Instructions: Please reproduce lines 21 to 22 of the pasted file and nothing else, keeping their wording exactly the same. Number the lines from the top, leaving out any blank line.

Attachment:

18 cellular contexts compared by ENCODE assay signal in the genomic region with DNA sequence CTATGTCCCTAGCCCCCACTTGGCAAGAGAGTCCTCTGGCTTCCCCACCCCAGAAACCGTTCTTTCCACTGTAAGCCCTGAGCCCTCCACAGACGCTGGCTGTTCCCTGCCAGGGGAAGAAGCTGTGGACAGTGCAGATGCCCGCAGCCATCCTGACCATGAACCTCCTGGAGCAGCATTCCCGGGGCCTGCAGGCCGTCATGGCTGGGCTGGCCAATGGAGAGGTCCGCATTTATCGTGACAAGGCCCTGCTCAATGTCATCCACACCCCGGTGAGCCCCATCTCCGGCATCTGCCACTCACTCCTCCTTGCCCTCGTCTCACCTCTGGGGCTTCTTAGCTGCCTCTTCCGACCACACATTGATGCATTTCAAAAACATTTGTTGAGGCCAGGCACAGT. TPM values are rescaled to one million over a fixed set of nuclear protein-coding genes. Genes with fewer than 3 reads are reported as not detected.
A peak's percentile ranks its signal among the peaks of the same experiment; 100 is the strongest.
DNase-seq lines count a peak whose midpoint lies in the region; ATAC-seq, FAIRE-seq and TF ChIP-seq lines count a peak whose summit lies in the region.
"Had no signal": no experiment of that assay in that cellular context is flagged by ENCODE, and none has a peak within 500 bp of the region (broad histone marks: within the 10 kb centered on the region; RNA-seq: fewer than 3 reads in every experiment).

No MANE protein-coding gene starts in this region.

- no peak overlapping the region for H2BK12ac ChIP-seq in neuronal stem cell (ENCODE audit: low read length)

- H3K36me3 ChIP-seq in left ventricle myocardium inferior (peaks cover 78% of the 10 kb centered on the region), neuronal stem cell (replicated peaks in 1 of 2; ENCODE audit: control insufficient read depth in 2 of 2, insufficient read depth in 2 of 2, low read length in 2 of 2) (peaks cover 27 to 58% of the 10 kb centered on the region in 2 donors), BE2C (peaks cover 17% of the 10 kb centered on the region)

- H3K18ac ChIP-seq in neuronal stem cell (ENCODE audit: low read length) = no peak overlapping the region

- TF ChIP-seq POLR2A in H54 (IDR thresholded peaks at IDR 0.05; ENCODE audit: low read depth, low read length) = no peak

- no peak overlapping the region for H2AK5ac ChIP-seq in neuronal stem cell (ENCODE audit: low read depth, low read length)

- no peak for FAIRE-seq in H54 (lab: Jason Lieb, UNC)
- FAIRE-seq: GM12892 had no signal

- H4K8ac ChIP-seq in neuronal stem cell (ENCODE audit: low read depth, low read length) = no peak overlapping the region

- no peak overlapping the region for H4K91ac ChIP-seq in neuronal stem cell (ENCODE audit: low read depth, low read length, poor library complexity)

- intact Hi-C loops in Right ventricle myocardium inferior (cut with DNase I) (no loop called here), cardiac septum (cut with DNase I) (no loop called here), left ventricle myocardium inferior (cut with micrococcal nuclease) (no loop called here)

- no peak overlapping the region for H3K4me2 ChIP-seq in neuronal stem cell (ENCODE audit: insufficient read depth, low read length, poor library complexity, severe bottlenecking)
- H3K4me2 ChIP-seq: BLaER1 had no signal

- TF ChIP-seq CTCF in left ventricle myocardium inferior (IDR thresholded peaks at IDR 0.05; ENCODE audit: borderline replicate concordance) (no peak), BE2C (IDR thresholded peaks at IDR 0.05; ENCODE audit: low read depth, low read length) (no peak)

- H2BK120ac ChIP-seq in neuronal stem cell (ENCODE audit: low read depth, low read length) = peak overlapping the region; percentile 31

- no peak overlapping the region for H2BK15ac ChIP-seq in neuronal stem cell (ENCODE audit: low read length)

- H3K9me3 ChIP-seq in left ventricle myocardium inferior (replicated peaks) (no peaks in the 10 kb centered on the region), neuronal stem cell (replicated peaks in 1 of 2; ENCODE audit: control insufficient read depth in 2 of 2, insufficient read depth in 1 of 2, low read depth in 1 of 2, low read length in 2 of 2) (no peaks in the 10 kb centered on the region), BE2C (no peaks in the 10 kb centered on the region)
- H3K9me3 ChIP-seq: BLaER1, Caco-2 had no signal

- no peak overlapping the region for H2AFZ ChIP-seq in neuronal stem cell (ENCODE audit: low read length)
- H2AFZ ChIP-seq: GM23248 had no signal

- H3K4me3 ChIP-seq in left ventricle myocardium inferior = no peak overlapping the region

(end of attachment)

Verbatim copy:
- H3K9me3 ChIP-seq in left ventricle myocardium inferior (replicated peaks) (no peaks in the 10 kb centered on the region), neuronal stem cell (replicated peaks in 1 of 2; ENCODE audit: control insufficient read depth in 2 of 2, insufficient read depth in 1 of 2, low read depth in 1 of 2, low read length in 2 of 2) (no peaks in the 10 kb centered on the region), BE2C (no peaks in the 10 kb centered on the region)
- H3K9me3 ChIP-seq: BLaER1, Caco-2 had no signal